There’s another reason for the deviation, however, and one that is extremely well-known by this point in the game. In the novels, there is a bastard of King Robert Baratheon’s named Edric Storm, who was apprehended by King Stannis after Storm’s End, the seat of House Baratheon, was taken from the late King Renly’s forces (it is here, in the books, where Ser Davos Seaworth sneaks in Lady Melisandre under the cover of darkness to give birth to a shadow baby, killing the castle’s castellan and allowing their men to nab Edric). It was believed by Davos and a number of others that Melisandre wanted the lad to burn him alive, to better bring about Stannis’s victory against Joffrey in King’s Landing, but it transpires that Stannis wanted the boy safely in his custody in order to prove the truth of his assertion that Joff is, indeed, a bastard born of incest – until the Battle of the Blackwater is lost, that is, and the war effort seems doomed. All of a sudden, Edric’s martyr status seems all but sealed.
This particular plot thread can only be described as minor in a book that has nearly 1,150 pages’ worth of varying narrative strands, but it is important to the characters of Stannis and Melisandre – and, most importantly of all, to the development of Davos, a character who spends a great deal of his time in this installment in Dragonstone’s dungeons. Cutting it from the current season would have been a serious omission (particularly for a group of individuals that has a smaller presence in the text), but the introduction of a new character in the form of young Edric was something that the showrunners clearly were less than enthused about. The solution was to yet again double-down on the already-established cast, and, thus, Gendry became the stand-in.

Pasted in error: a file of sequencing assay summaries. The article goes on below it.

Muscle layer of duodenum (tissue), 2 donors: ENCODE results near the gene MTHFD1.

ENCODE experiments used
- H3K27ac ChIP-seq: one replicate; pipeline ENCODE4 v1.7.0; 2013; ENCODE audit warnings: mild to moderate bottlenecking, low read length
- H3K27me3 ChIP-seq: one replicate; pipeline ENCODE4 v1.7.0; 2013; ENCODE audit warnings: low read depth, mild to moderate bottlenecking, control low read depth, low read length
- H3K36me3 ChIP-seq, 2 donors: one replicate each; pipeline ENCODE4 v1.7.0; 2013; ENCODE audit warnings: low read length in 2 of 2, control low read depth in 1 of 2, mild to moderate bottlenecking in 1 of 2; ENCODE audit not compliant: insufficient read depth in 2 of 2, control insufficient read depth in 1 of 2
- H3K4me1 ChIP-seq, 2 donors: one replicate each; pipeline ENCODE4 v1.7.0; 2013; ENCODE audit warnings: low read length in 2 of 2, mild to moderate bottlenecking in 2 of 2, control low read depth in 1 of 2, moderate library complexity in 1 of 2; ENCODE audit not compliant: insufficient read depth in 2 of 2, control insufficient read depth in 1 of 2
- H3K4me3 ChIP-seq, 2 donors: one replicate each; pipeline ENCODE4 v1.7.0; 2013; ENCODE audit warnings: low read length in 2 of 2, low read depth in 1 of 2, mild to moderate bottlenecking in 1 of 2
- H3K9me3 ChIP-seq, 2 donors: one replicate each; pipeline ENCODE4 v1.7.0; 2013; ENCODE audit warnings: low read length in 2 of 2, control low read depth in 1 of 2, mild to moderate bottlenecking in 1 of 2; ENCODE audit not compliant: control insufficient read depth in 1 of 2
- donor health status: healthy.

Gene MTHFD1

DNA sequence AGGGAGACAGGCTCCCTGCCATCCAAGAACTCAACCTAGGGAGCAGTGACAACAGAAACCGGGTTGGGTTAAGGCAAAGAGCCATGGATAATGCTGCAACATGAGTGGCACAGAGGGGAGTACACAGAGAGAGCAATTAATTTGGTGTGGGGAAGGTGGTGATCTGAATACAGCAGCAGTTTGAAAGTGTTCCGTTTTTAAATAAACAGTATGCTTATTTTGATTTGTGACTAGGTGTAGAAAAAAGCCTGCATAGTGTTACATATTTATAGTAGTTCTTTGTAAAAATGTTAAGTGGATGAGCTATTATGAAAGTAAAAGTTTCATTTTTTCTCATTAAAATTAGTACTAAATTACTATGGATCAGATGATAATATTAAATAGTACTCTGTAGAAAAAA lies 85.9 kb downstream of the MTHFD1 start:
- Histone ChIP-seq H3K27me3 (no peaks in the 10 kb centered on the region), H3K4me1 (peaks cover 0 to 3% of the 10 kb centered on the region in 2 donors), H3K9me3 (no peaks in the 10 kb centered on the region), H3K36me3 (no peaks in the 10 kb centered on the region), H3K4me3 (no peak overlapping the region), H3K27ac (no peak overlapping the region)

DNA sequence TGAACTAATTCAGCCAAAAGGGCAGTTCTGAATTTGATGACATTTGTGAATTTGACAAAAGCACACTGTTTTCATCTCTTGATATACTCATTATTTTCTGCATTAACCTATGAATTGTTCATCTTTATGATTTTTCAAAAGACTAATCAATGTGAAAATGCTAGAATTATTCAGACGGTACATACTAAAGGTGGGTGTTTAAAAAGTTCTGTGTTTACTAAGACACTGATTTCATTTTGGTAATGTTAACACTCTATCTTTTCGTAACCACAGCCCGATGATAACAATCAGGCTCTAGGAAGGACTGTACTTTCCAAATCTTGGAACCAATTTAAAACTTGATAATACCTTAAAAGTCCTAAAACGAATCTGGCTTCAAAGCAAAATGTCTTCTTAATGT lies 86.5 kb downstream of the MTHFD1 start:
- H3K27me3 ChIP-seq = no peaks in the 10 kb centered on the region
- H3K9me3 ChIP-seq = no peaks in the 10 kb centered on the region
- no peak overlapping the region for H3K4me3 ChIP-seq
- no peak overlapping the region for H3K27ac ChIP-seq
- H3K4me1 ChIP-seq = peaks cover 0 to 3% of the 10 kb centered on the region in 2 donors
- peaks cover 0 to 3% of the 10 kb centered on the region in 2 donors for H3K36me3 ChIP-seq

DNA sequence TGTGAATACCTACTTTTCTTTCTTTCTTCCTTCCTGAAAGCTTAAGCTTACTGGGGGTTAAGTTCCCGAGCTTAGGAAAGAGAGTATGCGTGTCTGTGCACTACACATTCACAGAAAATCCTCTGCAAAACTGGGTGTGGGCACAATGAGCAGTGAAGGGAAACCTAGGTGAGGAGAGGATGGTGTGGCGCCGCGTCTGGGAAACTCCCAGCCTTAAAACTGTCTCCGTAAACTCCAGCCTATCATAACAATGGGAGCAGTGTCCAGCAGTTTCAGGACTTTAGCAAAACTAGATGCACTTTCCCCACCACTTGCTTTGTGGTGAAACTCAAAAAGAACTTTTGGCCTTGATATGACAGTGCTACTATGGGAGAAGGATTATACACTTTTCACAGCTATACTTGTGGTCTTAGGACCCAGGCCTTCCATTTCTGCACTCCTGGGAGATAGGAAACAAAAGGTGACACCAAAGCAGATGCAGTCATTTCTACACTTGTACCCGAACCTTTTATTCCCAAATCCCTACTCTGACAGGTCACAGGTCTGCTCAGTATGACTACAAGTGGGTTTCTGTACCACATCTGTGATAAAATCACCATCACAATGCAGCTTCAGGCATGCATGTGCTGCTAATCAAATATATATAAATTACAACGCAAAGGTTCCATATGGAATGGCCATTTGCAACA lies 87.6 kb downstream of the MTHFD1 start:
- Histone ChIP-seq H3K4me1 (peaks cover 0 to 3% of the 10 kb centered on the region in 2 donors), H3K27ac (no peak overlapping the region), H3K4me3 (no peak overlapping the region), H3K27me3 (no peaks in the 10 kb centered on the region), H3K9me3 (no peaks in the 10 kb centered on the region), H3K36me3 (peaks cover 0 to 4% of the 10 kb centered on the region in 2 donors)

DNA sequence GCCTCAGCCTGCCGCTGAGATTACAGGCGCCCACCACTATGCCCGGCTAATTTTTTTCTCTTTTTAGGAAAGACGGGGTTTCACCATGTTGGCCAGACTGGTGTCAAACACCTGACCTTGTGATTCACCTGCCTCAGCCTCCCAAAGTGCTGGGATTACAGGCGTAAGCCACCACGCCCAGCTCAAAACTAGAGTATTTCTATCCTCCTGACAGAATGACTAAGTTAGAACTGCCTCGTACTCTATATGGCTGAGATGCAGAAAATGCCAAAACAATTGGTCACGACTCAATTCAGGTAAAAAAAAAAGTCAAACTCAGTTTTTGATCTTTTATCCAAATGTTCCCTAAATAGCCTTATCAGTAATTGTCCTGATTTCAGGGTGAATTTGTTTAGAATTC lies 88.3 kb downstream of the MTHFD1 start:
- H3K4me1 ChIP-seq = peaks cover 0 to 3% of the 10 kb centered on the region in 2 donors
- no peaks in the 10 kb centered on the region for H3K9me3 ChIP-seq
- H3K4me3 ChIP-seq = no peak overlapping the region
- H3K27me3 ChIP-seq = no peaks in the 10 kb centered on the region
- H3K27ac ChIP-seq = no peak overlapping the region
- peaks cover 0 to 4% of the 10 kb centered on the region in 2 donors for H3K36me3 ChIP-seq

But by playing this latest game of switcheroo, Benioff and Weiss are also tossing more balls into the grand juggling act that is the series’s overarching narrative. This nudges Arya’s and Gendry’s character arcs into a slightly different direction, given the betrayal at the hands of a fellowship that both have grown to rely upon to some degree or another, but it does much more to change the perception and, indeed, the standing of Beric Dondarrion, a man who is meant to be the underdog ruler of and for the underdogs that span across all seven kingdoms. Just as Thoros was meant to function as a distant thematic counterweight to Melisandre, Dondarrion performs the same task with the likes of Lord Tywin and, even, Eddard Stark; call him the Hand of the People instead of the Hand of the King.
Now, however, he’s just another creaky cog in a larger, corrupt machine that relentlessly churns away in the game of thrones.
Season Three Reviews:
Season Two Reviews:
Season One Reviews: